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Archeology for Interpreters > 6. What Are Our Personal and Professional Responsibilities?

Introduction

[photo] A park interpreter and archeologist discuss excavated units at Fort Vancouver National Historic Site. (NPS)

A park interpreter and archeologist discuss excavated units at Fort Vancouver National Historic Site. (NPS)

Both interpreters and archeologists should be aware of the range of our responsibilities to visitors, associated communities, and the resources themselves. Interpreters know how important it is to consider the audience and how best to communicate. Archeologists are aware of the demanding ethical standards of their profession. Together, they can design effective interpretation that promotes stewardship, protection, and support of archeological sites while reaching all parts of the interested public.

Archeologist's professional ethics

Archeologists have ethical responsibilities regarding the treatment of Native Americans and their cultural remains, professional research standards, dissemination of research, and resource management. As an established profession, archeology maintains ethical standards by which its members must adhere. Such standards ensure that archeologists maintain a high level of professionalism as they conduct research and share it with the public.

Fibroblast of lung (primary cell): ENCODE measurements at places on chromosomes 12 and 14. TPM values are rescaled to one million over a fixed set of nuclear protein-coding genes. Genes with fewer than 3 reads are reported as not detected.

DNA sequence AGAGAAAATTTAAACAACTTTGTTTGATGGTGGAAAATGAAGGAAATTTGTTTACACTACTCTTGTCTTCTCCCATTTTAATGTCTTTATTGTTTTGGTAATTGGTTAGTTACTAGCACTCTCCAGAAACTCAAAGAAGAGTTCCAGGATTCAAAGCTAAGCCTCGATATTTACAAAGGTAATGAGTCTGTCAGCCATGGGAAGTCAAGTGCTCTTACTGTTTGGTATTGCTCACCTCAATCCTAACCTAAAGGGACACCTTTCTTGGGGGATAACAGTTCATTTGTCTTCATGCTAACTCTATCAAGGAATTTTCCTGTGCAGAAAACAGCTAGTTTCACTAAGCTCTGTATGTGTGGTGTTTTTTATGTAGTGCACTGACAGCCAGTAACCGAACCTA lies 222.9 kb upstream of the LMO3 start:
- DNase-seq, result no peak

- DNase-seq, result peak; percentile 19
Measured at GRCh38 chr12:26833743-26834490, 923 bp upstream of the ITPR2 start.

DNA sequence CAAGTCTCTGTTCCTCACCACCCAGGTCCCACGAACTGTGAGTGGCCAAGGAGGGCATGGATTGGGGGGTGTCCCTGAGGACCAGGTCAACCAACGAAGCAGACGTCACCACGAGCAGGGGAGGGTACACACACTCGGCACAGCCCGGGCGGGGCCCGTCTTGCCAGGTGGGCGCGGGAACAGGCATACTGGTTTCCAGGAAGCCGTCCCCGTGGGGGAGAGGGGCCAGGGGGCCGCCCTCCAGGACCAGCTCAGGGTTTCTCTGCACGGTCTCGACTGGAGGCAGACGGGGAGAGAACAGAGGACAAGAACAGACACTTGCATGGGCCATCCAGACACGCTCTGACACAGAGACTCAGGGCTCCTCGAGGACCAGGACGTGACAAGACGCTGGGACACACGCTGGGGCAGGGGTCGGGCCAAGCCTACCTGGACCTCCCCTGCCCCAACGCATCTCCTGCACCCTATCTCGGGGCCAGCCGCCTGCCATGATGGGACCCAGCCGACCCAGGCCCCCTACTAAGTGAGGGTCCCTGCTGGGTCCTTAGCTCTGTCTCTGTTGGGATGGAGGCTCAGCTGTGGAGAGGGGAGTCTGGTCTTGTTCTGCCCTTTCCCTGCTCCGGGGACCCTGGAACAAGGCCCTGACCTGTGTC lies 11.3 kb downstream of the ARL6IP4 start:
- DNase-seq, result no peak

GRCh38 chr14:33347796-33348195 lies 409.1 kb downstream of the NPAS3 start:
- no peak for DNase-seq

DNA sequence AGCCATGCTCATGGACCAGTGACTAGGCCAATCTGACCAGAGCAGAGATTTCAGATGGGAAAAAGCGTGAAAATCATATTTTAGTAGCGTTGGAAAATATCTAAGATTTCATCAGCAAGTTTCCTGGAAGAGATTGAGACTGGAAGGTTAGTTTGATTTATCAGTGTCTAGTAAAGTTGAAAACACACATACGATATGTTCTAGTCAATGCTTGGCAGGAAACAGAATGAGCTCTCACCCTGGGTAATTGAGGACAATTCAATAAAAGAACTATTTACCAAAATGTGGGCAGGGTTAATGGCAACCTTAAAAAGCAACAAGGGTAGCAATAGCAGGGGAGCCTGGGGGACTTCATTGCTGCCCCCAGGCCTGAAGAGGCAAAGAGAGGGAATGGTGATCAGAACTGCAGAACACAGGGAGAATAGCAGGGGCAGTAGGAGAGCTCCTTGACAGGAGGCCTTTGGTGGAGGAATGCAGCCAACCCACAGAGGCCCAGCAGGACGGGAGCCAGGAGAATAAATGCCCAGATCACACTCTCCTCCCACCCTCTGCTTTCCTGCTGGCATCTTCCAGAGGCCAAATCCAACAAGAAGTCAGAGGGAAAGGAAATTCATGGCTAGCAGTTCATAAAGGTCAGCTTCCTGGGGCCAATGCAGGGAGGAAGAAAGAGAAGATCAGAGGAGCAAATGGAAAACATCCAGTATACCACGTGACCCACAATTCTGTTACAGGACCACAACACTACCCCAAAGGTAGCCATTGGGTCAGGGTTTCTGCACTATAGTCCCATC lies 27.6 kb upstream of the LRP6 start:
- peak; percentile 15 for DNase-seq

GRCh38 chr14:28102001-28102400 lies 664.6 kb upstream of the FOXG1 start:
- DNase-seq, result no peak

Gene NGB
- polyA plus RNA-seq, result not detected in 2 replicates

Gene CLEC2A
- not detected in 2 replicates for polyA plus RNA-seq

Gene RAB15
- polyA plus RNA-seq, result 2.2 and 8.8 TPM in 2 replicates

For your information

Click on the following links to access information about professional archeological organizations and their ethics and conduct codes:

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